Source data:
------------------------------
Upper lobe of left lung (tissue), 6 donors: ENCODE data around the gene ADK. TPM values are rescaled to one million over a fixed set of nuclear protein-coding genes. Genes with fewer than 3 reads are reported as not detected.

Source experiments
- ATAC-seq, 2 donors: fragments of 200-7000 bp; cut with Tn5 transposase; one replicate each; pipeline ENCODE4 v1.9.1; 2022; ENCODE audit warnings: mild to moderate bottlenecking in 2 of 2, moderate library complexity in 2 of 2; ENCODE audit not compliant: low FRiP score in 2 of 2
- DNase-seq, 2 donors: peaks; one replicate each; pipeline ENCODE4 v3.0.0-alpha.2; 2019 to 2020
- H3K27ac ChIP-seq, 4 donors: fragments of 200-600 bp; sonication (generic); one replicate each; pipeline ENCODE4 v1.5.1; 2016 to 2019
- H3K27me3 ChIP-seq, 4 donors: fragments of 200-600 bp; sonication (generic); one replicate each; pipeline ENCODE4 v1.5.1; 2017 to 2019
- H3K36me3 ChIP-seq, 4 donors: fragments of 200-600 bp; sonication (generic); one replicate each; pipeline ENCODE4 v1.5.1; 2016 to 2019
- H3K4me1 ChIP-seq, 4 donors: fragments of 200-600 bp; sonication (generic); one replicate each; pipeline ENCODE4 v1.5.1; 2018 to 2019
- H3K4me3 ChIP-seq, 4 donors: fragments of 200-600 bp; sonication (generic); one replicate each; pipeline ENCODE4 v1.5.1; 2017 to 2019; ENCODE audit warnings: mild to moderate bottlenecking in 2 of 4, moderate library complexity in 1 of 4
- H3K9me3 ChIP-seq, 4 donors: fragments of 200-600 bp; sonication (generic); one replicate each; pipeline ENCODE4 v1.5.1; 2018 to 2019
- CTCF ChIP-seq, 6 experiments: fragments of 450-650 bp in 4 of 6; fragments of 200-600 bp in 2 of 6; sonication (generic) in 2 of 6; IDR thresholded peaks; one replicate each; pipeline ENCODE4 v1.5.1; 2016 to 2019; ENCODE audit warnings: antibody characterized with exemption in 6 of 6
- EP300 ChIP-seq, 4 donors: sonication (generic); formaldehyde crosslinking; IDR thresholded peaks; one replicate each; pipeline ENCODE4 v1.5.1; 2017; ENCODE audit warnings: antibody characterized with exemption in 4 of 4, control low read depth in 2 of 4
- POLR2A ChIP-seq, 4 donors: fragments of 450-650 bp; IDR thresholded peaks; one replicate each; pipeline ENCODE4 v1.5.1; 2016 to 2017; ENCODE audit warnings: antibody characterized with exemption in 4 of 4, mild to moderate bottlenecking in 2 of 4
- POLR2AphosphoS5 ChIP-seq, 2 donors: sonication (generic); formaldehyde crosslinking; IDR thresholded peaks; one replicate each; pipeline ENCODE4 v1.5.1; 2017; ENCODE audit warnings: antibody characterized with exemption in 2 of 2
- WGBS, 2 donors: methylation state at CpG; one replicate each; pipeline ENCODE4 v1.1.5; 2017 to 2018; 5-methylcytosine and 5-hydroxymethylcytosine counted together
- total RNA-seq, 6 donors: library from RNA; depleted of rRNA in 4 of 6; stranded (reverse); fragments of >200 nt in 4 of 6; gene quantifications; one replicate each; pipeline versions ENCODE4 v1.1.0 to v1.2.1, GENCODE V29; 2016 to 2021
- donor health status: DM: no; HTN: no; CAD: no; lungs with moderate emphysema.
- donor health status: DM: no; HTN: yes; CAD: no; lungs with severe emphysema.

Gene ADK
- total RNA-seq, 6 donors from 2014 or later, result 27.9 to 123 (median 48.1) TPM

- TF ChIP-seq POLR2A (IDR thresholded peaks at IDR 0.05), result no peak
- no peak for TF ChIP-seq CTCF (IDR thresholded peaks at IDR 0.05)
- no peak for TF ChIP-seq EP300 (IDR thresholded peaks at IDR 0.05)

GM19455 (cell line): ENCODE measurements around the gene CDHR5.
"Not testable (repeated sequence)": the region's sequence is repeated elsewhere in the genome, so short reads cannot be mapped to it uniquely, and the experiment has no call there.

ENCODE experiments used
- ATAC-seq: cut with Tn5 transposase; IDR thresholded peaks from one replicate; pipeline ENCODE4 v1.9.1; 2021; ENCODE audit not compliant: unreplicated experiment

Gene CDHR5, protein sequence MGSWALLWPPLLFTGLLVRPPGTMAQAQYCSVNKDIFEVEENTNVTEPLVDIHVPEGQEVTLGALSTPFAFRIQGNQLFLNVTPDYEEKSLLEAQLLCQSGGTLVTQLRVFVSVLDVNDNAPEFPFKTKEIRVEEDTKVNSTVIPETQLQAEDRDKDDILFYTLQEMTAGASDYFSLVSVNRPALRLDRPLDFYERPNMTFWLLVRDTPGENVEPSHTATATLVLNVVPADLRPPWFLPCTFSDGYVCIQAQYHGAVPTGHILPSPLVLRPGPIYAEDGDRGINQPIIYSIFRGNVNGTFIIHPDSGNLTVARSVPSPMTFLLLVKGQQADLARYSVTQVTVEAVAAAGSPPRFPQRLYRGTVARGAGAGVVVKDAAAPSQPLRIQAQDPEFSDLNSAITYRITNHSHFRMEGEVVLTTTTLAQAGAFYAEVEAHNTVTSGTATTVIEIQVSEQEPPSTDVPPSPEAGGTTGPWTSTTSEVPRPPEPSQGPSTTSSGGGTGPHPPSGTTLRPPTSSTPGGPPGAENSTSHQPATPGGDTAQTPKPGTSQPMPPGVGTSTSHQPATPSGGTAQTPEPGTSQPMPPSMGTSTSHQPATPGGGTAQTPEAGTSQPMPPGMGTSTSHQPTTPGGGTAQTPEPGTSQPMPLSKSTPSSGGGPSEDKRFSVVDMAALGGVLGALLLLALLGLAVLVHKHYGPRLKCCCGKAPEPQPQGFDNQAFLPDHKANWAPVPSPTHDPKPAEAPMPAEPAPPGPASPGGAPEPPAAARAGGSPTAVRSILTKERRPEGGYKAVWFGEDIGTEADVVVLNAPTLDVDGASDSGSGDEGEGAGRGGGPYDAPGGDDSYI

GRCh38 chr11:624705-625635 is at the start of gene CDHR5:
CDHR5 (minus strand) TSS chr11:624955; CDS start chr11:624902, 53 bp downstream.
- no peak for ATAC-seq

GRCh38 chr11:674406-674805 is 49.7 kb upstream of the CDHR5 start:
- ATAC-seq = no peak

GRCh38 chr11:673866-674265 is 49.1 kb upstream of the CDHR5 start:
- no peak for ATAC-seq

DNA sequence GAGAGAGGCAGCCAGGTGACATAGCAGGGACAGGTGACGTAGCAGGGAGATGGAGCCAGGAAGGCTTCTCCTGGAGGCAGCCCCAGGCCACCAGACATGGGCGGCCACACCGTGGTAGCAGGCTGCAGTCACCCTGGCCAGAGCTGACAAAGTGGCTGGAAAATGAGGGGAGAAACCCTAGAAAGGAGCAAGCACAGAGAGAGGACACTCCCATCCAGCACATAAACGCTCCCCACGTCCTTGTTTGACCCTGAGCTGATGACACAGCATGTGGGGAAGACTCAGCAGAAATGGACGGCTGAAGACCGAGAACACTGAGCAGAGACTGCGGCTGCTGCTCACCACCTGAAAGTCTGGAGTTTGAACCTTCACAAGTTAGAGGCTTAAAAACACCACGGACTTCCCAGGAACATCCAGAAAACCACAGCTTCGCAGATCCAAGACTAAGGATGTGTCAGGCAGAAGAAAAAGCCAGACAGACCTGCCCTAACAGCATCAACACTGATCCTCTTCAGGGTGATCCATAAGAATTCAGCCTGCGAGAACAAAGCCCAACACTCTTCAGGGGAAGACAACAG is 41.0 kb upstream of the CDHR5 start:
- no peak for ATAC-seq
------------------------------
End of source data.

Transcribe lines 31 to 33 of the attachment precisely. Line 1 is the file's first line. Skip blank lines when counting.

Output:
- no peak for ATAC-seq

GRCh38 chr11:674406-674805 is 49.7 kb upstream of the CDHR5 start:
- ATAC-seq = no peak